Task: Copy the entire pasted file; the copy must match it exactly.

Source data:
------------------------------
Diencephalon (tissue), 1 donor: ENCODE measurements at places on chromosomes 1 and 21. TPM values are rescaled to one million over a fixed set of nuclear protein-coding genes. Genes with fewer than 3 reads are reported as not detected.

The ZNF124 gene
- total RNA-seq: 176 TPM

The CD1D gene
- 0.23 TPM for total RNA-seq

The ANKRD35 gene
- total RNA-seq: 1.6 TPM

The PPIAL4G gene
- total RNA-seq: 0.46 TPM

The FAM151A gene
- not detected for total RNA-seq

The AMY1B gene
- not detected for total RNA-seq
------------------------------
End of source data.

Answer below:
Diencephalon (tissue), 1 donor: ENCODE measurements at places on chromosomes 1 and 21. TPM values are rescaled to one million over a fixed set of nuclear protein-coding genes. Genes with fewer than 3 reads are reported as not detected.

The ZNF124 gene
- total RNA-seq: 176 TPM

The CD1D gene
- 0.23 TPM for total RNA-seq

The ANKRD35 gene
- total RNA-seq: 1.6 TPM

The PPIAL4G gene
- total RNA-seq: 0.46 TPM

The FAM151A gene
- not detected for total RNA-seq

The AMY1B gene
- not detected for total RNA-seq